While the talent has first go at everything in the catering shed, the third AD draws all of us extras aside and gives us a pep talk. He tells me how tremendous I am at ‘indignant’. In front of the newly established, but invisible to me, hierarchy of extras, I am informed of my bountiful acting gifts. Or at least that’s how it seems to me. The praise is marvellous and the third AD leaves the metaphorical spot light shining on me for so long I truly believe I am incredible at indignant. I swan through lunch, imagining it won’t be too long before I am elevated into a speaking role and my two coat hangers will be carried from the uninsulated site hut where they now hang and deposited into a trailer alongside the other actors. For sure. For definite sure.

So we reset the scene, we take our marks, the shopkeeper tells me again to ‘ask for vinegar’ and after all the checks are made we have a run through. Then we shoot. Cut cut cut. Something is going wrong. Some idiot is messing this up. Who could this be? Cut cut cut. The director has left his little hut where he sits most of the day hunched over a monitor watching the action and he bursts into the general store and he marches over to the recalcitrant and with spit flying from his mouth, tells that bloody idiot to stop it, just stop it. Don’t act it, just think it. Just f-ing stop it. And then he storms out. Everyone is still and silent and quite shocked by the outburst. The director doesn’t usually leave his spot. The director is furious. This is day one. Things are bad.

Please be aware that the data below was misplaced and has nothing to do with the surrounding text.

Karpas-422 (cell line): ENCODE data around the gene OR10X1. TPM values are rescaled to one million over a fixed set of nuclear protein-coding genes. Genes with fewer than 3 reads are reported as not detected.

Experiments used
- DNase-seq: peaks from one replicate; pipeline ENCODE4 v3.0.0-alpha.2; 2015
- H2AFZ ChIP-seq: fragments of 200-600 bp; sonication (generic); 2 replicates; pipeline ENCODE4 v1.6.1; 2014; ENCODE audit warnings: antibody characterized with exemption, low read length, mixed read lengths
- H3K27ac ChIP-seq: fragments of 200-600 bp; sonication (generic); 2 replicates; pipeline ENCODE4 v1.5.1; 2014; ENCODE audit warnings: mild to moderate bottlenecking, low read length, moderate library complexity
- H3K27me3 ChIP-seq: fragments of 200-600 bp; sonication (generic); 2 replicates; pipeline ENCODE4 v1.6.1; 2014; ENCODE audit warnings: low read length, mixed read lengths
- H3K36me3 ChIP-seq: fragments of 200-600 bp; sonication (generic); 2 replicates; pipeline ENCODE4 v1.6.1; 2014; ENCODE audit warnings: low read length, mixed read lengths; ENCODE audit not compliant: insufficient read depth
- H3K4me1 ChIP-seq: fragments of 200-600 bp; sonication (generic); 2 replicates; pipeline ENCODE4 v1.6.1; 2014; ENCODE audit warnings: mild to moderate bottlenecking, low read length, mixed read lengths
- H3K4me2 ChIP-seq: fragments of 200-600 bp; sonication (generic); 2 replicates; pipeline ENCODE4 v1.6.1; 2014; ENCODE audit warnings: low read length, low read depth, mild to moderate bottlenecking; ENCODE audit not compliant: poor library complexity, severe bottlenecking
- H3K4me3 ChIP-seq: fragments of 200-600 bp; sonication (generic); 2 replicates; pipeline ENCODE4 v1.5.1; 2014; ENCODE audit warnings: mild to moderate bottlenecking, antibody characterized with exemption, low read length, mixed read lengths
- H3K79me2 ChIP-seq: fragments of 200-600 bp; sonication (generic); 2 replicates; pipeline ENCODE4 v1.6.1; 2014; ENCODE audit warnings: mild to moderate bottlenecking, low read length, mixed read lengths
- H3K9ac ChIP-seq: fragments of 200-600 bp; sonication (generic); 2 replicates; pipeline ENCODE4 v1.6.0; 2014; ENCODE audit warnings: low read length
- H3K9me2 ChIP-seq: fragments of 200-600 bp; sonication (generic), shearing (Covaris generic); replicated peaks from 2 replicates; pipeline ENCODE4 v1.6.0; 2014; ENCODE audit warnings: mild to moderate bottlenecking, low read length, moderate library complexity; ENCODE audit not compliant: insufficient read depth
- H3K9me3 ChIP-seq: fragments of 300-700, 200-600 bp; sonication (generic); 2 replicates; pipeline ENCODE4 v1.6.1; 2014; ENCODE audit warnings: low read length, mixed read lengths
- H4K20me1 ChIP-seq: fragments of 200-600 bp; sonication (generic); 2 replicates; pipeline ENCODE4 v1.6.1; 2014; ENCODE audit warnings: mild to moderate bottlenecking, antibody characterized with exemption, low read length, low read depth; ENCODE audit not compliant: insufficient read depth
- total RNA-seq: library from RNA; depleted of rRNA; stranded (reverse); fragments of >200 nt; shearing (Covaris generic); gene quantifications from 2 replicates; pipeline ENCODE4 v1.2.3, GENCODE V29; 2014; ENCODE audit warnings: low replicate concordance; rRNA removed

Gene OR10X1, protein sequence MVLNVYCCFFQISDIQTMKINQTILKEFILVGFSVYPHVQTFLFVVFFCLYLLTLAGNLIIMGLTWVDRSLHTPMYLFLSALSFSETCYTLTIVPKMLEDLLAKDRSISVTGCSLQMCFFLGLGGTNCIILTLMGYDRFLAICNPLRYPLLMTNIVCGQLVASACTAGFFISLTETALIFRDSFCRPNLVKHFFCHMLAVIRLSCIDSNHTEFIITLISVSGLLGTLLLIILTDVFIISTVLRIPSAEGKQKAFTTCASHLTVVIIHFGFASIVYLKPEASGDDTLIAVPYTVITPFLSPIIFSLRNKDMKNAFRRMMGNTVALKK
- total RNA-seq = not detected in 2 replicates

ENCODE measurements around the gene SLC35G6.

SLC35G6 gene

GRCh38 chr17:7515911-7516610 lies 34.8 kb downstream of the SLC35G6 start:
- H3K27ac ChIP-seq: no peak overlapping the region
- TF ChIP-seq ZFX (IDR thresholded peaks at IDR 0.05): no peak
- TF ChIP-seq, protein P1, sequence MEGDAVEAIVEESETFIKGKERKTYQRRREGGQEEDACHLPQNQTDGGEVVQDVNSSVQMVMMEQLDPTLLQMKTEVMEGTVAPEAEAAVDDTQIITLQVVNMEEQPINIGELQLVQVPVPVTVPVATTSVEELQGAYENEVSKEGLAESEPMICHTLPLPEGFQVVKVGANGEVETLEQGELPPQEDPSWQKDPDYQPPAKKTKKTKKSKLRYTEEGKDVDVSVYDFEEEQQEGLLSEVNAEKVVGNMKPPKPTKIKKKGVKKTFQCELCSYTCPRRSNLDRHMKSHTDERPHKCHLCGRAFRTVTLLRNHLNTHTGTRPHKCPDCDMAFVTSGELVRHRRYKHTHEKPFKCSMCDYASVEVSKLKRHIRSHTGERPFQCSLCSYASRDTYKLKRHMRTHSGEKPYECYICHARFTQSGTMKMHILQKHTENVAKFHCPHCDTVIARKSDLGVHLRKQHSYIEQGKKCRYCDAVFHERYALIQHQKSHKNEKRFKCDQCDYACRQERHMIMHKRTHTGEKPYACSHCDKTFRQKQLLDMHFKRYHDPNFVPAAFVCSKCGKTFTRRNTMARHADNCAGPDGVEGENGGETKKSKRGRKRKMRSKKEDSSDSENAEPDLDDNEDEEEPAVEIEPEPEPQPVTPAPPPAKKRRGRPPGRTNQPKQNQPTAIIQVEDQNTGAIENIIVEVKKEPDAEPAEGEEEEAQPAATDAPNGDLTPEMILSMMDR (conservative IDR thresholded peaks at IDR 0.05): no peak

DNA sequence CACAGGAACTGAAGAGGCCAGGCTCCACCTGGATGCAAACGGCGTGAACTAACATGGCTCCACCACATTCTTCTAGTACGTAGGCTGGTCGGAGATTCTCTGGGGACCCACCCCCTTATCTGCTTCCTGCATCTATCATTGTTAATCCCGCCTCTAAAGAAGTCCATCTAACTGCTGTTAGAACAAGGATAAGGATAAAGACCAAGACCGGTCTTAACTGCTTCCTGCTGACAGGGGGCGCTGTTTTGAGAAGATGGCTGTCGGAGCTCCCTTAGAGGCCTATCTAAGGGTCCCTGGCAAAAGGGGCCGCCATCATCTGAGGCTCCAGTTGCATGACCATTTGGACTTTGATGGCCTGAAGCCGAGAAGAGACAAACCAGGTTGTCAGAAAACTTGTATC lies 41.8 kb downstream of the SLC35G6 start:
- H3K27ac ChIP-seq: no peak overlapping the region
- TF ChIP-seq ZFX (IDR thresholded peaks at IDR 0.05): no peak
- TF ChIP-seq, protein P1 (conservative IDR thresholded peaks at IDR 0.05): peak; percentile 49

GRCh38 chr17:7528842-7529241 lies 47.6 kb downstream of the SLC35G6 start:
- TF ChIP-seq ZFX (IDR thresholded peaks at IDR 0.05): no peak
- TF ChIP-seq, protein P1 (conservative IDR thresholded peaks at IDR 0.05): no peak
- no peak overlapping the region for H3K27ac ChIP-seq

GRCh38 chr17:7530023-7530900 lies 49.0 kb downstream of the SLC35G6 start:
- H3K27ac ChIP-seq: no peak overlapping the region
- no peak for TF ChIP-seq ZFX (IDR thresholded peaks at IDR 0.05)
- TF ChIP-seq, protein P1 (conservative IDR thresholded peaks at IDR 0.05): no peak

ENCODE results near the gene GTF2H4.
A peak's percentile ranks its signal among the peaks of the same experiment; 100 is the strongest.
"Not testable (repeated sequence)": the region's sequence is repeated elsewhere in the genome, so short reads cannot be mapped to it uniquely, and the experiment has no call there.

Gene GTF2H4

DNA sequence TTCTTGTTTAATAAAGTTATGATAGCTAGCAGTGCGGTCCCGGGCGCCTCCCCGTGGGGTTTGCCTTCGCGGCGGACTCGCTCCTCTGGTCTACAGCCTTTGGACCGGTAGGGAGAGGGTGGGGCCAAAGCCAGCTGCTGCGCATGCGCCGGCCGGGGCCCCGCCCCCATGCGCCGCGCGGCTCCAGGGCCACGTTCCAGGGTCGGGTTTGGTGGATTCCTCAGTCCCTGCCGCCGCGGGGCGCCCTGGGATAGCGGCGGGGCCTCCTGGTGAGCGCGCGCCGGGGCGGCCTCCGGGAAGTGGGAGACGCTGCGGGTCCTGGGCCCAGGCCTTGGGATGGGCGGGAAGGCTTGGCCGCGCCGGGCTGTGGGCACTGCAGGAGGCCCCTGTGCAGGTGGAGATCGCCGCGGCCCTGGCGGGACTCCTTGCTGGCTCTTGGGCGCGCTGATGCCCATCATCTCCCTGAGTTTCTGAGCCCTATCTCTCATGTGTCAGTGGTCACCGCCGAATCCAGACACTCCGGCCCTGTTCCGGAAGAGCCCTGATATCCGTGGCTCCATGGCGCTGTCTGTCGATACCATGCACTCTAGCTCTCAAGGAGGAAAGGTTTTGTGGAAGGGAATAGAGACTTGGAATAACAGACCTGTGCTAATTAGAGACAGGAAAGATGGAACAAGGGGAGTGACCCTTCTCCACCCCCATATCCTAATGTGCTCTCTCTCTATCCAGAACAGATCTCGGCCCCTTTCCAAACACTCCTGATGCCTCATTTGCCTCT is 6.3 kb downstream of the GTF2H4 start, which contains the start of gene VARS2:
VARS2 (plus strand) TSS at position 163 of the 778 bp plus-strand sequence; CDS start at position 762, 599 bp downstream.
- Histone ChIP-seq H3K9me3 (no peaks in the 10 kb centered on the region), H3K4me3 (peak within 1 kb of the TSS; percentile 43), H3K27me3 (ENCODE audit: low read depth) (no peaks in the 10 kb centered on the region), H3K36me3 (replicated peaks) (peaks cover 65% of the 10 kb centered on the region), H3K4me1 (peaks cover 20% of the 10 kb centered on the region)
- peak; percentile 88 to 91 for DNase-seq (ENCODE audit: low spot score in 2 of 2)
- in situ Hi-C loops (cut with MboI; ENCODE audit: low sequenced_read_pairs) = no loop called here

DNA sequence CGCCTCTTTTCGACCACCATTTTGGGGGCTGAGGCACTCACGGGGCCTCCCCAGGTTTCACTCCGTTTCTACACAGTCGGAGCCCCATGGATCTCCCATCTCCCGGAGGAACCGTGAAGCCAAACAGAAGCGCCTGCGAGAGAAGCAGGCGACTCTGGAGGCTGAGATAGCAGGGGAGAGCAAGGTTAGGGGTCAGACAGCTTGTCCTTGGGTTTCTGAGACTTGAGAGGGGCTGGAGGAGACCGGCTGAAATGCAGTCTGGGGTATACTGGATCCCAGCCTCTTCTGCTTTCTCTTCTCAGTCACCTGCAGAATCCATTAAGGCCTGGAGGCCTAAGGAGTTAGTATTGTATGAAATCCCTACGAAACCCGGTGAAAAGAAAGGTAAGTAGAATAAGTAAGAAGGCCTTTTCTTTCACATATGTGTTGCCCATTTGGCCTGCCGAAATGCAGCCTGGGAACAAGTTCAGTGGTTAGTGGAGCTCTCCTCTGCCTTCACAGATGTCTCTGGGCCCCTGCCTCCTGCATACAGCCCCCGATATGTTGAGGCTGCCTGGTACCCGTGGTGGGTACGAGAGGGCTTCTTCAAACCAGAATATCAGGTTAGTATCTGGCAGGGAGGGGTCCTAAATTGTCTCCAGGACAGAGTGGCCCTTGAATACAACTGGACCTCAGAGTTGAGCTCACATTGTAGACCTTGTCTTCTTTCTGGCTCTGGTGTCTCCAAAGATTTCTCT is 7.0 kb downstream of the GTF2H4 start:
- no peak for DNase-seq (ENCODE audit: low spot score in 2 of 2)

The bloody idiot is me.

So wound up in my own desire to be spectacularly marvellous at indignant, to give them what they need, I wind up overplaying it to such an extent, I know immediately my coat hangers are not moving up the lot. At this rate I’ll be lucky to even see the day out.

Fortunately, what the director wants for indignant and what I would like to call the look of hopes dashed are practically identical and we are able to shoot the scene now in one take.

So here I am. In my coarse itchy woollen clothes, their hems caked in wet mud. Hopes dashed standing in for indignant. And having just been called a fly-by-night with unmistakeable disdain by the perfectly coiffed and tiny-waisted beautiful widow. It is a good thing I don’t ask for vinegar because I would have cried for sure. You betcha.ponder 5